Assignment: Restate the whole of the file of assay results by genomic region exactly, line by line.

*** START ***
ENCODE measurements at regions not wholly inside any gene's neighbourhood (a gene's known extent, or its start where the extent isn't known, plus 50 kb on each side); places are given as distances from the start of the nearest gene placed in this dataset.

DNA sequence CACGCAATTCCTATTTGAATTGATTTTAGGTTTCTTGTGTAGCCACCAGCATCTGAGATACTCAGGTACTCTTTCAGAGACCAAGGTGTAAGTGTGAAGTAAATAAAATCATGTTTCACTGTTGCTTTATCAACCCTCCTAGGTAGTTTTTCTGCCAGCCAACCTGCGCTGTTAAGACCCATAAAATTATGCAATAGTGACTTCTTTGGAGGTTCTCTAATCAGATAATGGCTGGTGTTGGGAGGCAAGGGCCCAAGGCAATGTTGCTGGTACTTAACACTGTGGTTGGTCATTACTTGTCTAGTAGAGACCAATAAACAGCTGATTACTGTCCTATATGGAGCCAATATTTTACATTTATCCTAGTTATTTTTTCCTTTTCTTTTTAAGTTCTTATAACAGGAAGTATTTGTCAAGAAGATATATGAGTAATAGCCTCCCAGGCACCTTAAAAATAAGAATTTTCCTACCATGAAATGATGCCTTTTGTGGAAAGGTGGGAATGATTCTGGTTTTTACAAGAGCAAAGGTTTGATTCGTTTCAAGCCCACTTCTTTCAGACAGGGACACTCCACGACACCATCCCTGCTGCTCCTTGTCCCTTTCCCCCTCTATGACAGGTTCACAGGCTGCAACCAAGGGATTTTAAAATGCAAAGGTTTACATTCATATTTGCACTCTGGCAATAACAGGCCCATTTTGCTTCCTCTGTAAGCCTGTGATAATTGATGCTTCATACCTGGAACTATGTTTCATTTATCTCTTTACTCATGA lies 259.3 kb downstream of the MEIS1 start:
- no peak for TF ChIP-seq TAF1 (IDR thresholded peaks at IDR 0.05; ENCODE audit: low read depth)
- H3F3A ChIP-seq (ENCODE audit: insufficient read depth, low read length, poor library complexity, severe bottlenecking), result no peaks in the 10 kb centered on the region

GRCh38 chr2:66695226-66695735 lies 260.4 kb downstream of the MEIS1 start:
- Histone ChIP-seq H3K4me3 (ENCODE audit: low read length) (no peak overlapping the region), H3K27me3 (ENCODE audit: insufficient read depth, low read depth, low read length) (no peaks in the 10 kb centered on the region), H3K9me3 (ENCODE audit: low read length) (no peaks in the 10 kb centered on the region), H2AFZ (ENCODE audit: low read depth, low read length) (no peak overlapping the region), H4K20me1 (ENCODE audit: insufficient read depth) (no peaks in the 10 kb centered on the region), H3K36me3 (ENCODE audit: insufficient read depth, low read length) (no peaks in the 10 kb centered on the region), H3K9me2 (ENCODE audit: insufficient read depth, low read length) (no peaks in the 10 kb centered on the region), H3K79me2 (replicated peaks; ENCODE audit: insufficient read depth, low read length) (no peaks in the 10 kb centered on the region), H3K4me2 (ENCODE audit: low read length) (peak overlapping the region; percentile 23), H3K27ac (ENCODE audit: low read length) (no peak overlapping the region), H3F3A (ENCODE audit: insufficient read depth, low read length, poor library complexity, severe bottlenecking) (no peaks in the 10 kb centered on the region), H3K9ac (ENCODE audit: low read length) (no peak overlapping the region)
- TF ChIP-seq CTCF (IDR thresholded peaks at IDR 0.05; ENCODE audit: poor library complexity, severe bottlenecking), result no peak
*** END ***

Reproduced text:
ENCODE measurements at regions not wholly inside any gene's neighbourhood (a gene's known extent, or its start where the extent isn't known, plus 50 kb on each side); places are given as distances from the start of the nearest gene placed in this dataset.

DNA sequence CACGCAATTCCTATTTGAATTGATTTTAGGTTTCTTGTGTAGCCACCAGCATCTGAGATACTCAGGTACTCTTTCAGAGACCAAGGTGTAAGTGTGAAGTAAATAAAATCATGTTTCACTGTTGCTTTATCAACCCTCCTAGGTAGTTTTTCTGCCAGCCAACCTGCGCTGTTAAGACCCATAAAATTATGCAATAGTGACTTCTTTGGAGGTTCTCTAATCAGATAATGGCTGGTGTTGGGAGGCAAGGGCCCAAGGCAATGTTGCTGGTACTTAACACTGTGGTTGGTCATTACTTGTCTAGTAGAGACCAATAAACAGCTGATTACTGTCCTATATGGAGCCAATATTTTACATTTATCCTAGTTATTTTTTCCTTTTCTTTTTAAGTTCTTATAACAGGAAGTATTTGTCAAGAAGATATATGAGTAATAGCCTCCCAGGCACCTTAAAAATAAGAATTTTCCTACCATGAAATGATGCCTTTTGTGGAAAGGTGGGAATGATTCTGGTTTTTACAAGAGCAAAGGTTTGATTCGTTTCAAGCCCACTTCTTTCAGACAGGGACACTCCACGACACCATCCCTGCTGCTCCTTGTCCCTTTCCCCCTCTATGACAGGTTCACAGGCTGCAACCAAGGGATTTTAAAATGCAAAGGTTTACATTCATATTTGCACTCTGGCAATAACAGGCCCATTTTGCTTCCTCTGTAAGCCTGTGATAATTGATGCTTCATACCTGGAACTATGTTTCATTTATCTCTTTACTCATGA lies 259.3 kb downstream of the MEIS1 start:
- no peak for TF ChIP-seq TAF1 (IDR thresholded peaks at IDR 0.05; ENCODE audit: low read depth)
- H3F3A ChIP-seq (ENCODE audit: insufficient read depth, low read length, poor library complexity, severe bottlenecking), result no peaks in the 10 kb centered on the region

GRCh38 chr2:66695226-66695735 lies 260.4 kb downstream of the MEIS1 start:
- Histone ChIP-seq H3K4me3 (ENCODE audit: low read length) (no peak overlapping the region), H3K27me3 (ENCODE audit: insufficient read depth, low read depth, low read length) (no peaks in the 10 kb centered on the region), H3K9me3 (ENCODE audit: low read length) (no peaks in the 10 kb centered on the region), H2AFZ (ENCODE audit: low read depth, low read length) (no peak overlapping the region), H4K20me1 (ENCODE audit: insufficient read depth) (no peaks in the 10 kb centered on the region), H3K36me3 (ENCODE audit: insufficient read depth, low read length) (no peaks in the 10 kb centered on the region), H3K9me2 (ENCODE audit: insufficient read depth, low read length) (no peaks in the 10 kb centered on the region), H3K79me2 (replicated peaks; ENCODE audit: insufficient read depth, low read length) (no peaks in the 10 kb centered on the region), H3K4me2 (ENCODE audit: low read length) (peak overlapping the region; percentile 23), H3K27ac (ENCODE audit: low read length) (no peak overlapping the region), H3F3A (ENCODE audit: insufficient read depth, low read length, poor library complexity, severe bottlenecking) (no peaks in the 10 kb centered on the region), H3K9ac (ENCODE audit: low read length) (no peak overlapping the region)
- TF ChIP-seq CTCF (IDR thresholded peaks at IDR 0.05; ENCODE audit: poor library complexity, severe bottlenecking), result no peak